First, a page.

Why ESPN's "Outside The Lines" UFC Special Is Every Bit As Bad As We All Knew It Would Be

If you're an MMA fan, you've no doubt heard about ESPN's "Outside the Lines" piece that examines UFC fighter pay. UFC President Dana White has done his best to rally the MMA community against the thirty-minute special, calling it a "hack job", attacking it multiple times over Twitter, and even releasing the UFC's own counter-video. But is it really as bad as everyone thinks it is? Now that I've gotten the chance to actually watch the special that everybody is talking about, here's my reaction to ESPN's "Outside the Lines" report.

For quite some time I debated with myself over how I would start this article. In the end, I decided to be as blunt as blunt can be: this is one of the most agenda-fueled pieces of so-called journalism I've ever seen.

Let me be frank: some of the things the UFC has done over the years can be construed as monopolistic. But here's the thing: this is an issue that's so open to interpretation that I don't think any of the die-hards on either side of this argument will ever be satisfied. There are too many examples of the UFC surviving and even thriving while other companies failed that the conspiracy theorists and the anti-UFC zealots will always claim that the UFC is a monopoly. As a die-hard MMA and UFC fan, even I can admit that if you had an agenda and wanted to approach this topic with an unflinching opinion that no facts or figures could ever have an impact on... yeah, you'll find plenty of reasons to claim that the UFC is a monopoly.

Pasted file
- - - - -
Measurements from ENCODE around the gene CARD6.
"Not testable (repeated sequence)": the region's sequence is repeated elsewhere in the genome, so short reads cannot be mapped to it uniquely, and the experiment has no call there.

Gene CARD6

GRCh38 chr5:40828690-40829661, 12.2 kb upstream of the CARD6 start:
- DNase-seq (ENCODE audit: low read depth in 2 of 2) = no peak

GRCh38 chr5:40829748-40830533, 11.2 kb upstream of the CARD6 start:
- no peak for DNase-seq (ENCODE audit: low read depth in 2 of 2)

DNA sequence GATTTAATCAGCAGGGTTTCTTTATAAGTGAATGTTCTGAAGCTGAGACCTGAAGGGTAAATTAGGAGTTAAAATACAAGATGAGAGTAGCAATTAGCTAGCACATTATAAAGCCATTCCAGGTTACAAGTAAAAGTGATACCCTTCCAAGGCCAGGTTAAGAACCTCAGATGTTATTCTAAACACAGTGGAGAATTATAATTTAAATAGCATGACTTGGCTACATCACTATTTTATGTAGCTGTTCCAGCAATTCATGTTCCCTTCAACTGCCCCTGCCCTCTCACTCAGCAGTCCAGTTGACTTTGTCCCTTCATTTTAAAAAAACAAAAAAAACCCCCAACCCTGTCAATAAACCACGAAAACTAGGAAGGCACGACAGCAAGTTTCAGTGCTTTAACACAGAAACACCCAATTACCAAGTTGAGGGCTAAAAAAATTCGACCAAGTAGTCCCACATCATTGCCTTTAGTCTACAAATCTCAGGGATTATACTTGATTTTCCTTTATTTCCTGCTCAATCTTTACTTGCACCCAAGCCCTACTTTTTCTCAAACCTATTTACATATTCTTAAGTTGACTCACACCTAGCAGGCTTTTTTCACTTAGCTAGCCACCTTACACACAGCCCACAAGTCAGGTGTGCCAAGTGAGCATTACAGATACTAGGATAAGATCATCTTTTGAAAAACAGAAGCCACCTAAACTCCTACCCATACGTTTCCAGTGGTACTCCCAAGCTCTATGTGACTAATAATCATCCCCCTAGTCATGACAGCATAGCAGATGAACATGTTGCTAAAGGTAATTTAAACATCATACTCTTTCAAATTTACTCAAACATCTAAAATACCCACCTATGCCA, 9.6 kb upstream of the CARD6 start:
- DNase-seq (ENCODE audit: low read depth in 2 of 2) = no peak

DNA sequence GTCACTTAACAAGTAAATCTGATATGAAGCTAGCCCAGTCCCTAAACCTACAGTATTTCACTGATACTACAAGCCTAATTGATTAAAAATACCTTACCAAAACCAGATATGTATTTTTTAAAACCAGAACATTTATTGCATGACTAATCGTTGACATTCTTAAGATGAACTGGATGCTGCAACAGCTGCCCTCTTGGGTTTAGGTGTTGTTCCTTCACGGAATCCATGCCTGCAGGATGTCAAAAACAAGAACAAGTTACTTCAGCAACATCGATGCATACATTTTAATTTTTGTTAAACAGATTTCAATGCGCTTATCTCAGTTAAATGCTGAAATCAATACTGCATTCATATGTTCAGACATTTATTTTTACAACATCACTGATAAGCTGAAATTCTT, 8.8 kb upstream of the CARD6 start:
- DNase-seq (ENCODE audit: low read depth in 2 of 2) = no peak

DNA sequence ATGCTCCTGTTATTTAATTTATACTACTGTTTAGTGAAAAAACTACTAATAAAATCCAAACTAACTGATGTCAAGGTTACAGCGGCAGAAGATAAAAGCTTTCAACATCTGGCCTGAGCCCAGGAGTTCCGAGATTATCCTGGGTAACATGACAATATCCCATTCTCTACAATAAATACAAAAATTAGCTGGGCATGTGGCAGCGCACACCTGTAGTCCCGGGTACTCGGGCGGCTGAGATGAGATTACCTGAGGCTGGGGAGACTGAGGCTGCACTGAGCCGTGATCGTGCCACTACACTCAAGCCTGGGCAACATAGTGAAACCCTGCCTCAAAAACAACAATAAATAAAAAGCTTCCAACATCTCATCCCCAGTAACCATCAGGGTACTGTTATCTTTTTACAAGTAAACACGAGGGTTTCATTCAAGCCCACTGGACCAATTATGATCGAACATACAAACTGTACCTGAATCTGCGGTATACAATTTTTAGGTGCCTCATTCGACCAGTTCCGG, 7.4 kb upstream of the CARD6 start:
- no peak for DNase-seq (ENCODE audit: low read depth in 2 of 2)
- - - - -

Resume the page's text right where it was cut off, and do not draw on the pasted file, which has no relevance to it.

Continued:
That is what sickens me so much about ESPN's piece: it's not fair and balanced. Any potential shortcomings, any potential holes in their argument, are quickly glossed over, barely mentioned, or even completely ignored.

Two examples stand out so clearly in this regard.

First off, it's quickly swept under the rug and even disregarded that ESPN is also a billion-dollar company and pays its low-level boxers in the hundreds of dollars, while the average incoming UFC fighter can expect to make $6,000 to show and $6,000 to win.

Secondly, the piece devotes a large amount of time to the words of Ken Shamrock. The fact that Ken Shamrock currently owes the UFC $175,000 after losing a bitter legal battle to the company was mentioned only in the briefest of passing moments, to the point where it was obvious that all involved were trying to sweep that little fact under the rug. The fact that Ken Shamrock is notoriously known for his frequent use of illegal steroids (a rightful challenge to Ken Shamrock's character) was never mentioned.

Even though my feelings on this subject closely mirror many in the MMA community, I can say this proudly: I gave this thing a fair chance. I cleared my head before watching it and entered this piece as a blank slate, as the blankest slate possible. I watched it all the way through, from start to finish. And I can sum up ESPN's "Outside the Lines" piece in three simple words.

Not like this.

This is not how you explore the issue of UFC fighter pay. This is not how you get some real discussion going and hopefully get some real progress made. This is one company that came in with the express intention to attack another company, and then they ask the viewer to accept it as fact because it's presented under the guise of honest journalism. But it's not honest journalism, and as a self-professed journalist, it's that fact that sickens me the most.

Oliver Saenz, also known as PdW2kX, is a freelance journalist, opinion columnist, hardcore MMA fan, and lifelong video game nerd. For more news, views, previews, and reviews on all things Mixed Martial Arts as well as video games, be sure to visit

\The FanPosts are solely the subjective opinions of Bloody Elbow readers and do not necessarily reflect the views of Bloody Elbow editors or staff.

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